Five Ways to Build a Successful Global E-commerce Strategy

3/29/2015
In today's global marketplace, advances in technology are continuing to connect the world's economies in new ways, making it possible for apparel retailers to embrace new channels to sell, compete and expand their footprint. Global e-commerce is also making it possible for consumers to purchase goods from apparel retailers across borders that they can't access in their own markets.

Retailers that take a longer-term and more macro view on expanding to overseas markets recognize that there will be ebbs and flows with global economics.  However, one thing that won't change is the booming market opportunity that global e-commerce represents.  For instance, according to eMarketer, global retail e-commerce sales will reach approximately $1.6 trillion in 2015, driven by strong growth in every region. 

Recent global online shopping research that we conducted also revealed that cross-border e-commerce is gaining traction with nearly 40 percent of consumers having purchased goods online from another country. According to the study, the U.S. is the most desirable e-destination for consumers to purchase goods online outside their own country (70 percent), followed by the U.K. (45 percent) and Germany (38 percent).  As a result, retailers based in these countries are in a great position to tap into this trend to expand their reach to global buyers.

Our study showed that apparel was the top product category with consumers who were likely to buy online from a retailer outside of their own country (41 percent).  This was highest with consumers in Russia (59 percent), South Korea (58 percent) and Brazil (48 percent).  Brand names were the highest with consumers in India (52 percent) and China (34 percent), followed by Russia and South Korea (both 27 percent).

Price is the top reason (68 percent) why shoppers have purchased a product from an online retailer outside of their own country or would consider doing so. This was followed by availability (46 percent) and better selection (38 percent).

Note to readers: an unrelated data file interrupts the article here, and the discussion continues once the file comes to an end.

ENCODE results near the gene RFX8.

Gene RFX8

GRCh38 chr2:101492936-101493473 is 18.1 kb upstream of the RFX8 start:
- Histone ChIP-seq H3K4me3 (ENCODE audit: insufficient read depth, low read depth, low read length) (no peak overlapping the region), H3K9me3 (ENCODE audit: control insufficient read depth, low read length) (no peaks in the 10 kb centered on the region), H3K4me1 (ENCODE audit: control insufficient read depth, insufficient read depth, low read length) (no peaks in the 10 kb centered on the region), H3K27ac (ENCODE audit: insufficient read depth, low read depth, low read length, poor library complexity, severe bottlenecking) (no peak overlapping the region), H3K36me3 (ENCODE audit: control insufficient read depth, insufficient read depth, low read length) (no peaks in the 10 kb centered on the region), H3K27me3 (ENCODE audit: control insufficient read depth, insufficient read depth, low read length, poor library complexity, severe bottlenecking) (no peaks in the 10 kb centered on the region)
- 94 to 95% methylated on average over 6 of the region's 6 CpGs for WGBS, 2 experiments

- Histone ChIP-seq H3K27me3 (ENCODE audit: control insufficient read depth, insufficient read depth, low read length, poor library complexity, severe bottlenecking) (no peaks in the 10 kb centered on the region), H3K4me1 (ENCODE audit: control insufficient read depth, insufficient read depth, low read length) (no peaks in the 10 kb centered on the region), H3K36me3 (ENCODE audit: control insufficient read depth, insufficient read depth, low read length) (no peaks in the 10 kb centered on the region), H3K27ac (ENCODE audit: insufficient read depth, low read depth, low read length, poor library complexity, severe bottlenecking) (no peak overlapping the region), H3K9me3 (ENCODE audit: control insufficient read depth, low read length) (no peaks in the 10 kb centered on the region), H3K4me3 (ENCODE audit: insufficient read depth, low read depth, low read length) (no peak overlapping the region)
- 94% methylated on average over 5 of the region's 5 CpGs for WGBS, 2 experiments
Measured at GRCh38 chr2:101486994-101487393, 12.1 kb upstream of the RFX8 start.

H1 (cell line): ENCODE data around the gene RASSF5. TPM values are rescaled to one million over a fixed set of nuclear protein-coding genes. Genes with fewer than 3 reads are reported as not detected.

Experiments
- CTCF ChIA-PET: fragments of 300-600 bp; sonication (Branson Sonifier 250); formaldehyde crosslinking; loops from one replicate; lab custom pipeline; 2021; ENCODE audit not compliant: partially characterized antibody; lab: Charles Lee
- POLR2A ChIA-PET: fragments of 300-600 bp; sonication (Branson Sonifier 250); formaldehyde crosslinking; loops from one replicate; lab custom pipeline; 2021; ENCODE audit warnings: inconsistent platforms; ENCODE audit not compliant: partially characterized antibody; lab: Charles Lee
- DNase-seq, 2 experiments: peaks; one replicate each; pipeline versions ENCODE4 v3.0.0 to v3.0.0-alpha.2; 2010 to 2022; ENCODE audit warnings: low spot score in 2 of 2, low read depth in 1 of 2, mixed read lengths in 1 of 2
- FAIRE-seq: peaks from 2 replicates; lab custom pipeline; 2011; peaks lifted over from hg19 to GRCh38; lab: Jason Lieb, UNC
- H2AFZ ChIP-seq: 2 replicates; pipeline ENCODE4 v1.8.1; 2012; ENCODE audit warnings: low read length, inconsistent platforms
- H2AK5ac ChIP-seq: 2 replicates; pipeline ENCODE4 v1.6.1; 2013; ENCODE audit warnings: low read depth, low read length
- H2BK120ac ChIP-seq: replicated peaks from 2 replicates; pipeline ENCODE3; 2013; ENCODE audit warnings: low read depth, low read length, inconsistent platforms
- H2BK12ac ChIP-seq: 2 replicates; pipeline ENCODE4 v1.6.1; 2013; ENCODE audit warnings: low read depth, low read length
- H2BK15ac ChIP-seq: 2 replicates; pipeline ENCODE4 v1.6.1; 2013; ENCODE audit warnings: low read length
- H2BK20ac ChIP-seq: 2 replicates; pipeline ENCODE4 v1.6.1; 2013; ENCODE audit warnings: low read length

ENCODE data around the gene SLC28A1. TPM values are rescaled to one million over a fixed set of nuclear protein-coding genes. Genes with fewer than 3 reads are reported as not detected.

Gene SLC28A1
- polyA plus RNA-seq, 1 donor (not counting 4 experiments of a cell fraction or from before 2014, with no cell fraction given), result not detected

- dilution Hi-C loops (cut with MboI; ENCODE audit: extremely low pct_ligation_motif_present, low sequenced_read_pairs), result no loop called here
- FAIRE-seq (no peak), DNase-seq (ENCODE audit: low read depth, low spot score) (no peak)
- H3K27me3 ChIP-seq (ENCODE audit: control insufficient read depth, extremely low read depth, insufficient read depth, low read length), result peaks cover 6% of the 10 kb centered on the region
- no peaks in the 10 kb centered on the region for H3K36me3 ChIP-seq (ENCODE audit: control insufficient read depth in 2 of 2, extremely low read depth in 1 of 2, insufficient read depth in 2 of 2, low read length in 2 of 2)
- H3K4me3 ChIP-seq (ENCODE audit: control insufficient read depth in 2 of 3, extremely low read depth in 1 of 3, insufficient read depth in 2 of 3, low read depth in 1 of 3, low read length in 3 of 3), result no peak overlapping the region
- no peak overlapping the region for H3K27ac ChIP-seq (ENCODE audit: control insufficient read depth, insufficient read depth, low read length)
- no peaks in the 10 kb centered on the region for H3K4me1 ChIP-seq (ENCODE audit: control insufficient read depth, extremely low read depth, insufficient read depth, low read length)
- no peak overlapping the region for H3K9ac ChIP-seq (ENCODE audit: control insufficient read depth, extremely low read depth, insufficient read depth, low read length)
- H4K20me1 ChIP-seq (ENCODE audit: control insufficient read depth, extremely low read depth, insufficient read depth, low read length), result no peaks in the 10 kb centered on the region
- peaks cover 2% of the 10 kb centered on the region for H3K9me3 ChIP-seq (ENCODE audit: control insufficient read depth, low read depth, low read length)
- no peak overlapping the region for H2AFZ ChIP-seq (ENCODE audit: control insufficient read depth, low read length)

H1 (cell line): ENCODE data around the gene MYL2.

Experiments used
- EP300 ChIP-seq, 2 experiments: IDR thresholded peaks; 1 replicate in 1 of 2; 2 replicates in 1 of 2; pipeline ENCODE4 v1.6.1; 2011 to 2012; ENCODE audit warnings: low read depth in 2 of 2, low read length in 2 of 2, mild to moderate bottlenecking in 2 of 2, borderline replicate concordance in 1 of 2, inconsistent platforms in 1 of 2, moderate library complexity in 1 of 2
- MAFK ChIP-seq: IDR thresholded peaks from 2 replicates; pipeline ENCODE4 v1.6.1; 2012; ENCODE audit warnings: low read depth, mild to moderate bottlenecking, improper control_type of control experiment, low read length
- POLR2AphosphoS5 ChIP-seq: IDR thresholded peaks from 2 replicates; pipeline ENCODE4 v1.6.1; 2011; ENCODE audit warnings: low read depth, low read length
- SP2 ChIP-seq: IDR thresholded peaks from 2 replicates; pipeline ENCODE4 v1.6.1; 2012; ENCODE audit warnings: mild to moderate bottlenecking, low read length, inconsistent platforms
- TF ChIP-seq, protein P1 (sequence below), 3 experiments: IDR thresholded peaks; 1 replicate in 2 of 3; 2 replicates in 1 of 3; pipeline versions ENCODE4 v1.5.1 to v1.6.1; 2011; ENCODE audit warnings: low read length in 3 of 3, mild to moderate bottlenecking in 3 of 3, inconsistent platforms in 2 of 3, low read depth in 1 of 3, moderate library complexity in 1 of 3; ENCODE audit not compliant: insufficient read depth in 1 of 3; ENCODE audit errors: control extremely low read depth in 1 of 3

Barriers to adoption

Although the market opportunity is clear, entering new markets is complex. Countries take their import and export laws seriously, and if you don't ship the right goods to the right people in the right ways, you could be subject to penalties or even denied entry to markets. 

Our global online shopping research showed that the number one deterrent for completing a purchase online is high shipping costs (68 percent). This was more prevalent with consumers in Canada (83 percent), Australia (80 percent) and the U.K. and France (both 76 percent). 
Additional fees at the time of delivery, including duties and taxes, were another major barrier (58 percent). This was highest with online shoppers in Canada (72 percent), followed by Germany (68 percent) and France (67 percent).

Product delivery taking too long was the third largest barrier to completing an online purchase (42 percent). This was the biggest deterrent to consumers in Brazil (58 percent), followed by the U.K., South Korea and Russia (all 46 percent). 

Online return policies and processes were a deterrent to more consumers in Germany (50 percent), India (48 percent) and the U.S. (45 percent).